In contrast, the typical store-bought receptacle is opaque, holds 13 gallons worth of “waste,” and is made of a relatively sturdy plastic. While I recognize the agency of plastic, I am unable to muster a reflective moment for the life of the plastic (Kimmerer 155). Plastic is born in complex apparatuses of production that are hard to imagine. “Being mindful in the vast network of hyperindustrialized goods really gives me a headache. We weren’t made for that sort of constant awareness” (155). Beyond the actual receptacle, the purchased trash bin may be lined with a series of plastic bags, making it easier to move trash from the kitchen to elsewhere. I do not live in an area with municipal trash pickup, so my partner and I take our trash to the local waste management facility. I do not know if we throw away more or less than when we had our 50-gallon curbside container, but on more than one occasion, I have been ashamed by the heft of my haul and tried to pretend that a bag was less heavy than it actually was when I lifted it from my trunk. It is a moment of publicity, a moment when someone can see how I, too, am a neoliberal subject contributing to the Anthropocene. In those moments, I long for the comfort of the anonymity of the curbside pickup, and yet, it is those uncomfortable moments that help disrupt my state of seriality.
Staying with the discomfort, Talking Trash makes trash highly visible. Lidless and woven with open spaces, Talking Trash hides no layers of trash by subsequent disposals because we are able to peek at the entire contents, layer by layer. All of the aesthetics of trash that we wish to conceal—the sights, the smells, the amount—are made manifest with Talking Trash. The store-bought can, with its lid and opacity, excels at concealing. Sometimes I am rudely surprised when I press the button that pops open the lid of the store-bought container. Where did that smell come from? I only smell or see its contents when I directly engage with it. Further, each item becomes increasingly obscured as new items are placed in the bin. When I open the lid, I am only visually confronted with my most recent discarded items. The materiality of Talking Trash and its affordances of revealing function rhetorically to invite me to think backward and forward in time, considering how my trash practices intra-act with the earth. My store-bought trashcan hardly affords me the same sense of entanglement, the realization of waste-world-making. As a large, opaque container with a lid, it blackboxes the relationality of my consumer practices and their relationship with the world.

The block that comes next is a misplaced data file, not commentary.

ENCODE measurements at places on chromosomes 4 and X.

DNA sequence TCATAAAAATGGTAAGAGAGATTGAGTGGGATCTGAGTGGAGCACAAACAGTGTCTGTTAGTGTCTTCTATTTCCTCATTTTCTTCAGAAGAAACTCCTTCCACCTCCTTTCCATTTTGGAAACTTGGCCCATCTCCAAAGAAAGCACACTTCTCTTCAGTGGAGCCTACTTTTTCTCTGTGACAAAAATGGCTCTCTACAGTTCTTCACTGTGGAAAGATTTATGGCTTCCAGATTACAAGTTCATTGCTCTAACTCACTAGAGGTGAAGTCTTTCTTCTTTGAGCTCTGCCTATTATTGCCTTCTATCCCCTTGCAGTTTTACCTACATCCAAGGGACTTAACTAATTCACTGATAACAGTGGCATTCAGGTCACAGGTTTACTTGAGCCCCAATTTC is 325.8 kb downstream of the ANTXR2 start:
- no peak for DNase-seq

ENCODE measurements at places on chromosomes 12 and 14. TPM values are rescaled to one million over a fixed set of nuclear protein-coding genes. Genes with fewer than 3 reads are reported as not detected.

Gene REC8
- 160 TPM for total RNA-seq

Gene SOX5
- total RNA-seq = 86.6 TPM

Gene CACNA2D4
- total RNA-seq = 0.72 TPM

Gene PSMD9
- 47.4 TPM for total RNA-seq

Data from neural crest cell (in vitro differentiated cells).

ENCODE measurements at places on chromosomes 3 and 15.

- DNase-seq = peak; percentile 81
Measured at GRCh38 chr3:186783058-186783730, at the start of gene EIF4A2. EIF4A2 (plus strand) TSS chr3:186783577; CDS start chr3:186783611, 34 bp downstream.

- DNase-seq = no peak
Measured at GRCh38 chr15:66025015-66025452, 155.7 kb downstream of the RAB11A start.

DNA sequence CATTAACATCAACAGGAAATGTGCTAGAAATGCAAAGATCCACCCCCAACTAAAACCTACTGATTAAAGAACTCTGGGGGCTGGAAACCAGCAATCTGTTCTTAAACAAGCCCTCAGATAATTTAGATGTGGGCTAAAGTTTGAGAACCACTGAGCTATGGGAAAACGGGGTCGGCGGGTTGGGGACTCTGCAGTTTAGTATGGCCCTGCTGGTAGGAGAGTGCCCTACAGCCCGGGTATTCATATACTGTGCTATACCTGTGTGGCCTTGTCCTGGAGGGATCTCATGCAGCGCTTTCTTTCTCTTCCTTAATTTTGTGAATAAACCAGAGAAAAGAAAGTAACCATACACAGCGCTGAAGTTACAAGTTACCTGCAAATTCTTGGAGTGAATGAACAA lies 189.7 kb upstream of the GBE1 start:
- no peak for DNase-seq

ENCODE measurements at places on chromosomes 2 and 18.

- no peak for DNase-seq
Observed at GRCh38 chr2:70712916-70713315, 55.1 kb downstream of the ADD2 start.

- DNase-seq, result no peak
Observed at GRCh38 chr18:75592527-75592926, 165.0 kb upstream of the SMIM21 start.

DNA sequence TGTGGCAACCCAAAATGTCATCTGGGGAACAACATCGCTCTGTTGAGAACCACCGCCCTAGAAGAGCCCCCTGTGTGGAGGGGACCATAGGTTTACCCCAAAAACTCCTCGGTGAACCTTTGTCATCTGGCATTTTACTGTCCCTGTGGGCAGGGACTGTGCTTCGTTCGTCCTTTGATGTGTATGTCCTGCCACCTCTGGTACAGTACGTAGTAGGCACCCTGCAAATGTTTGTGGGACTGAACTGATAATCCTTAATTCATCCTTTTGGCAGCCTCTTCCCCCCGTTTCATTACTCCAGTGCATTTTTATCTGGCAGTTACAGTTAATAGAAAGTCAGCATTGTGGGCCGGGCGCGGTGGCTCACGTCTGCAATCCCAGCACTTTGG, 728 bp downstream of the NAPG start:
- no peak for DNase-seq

Landfill or Landfull? The Rhetoric of @Talking_Trash_
The next aspect of design, @Talking_Trash_ (Figure 5), still uses the woven paper basket but adds another rhetorical layer: the blurring of the boundaries of public and private inside the home. I set up a Twitter account, @Talking_Trash_, added a photograph of the basket as a profile shot and the picture from my local waste management facility when the trash compactor was broken, and tweeted when I threw things away.
The addition of @Talking_Trash_ moves the (seemingly) private practices of trash into the public domain. In Garbology, Edward Humes begins the book with a vivid description of two people who had to be rescued from their home because they became trapped by their own trash (1-4). The entire house had become their trash receptacle, and the smell exceeded the privacy of their home and alerted neighbors to a problem. Many watched, in horror and wonder, as the couple were evacuated. Humes points out that we are all hoarders, but most of us place the evidence of our hoarding in the landfill (4). The average American generates 102 tons of MSW in a lifetime. It seems we have achieved the filling of the land, and our trash sites could be better understood as landfull.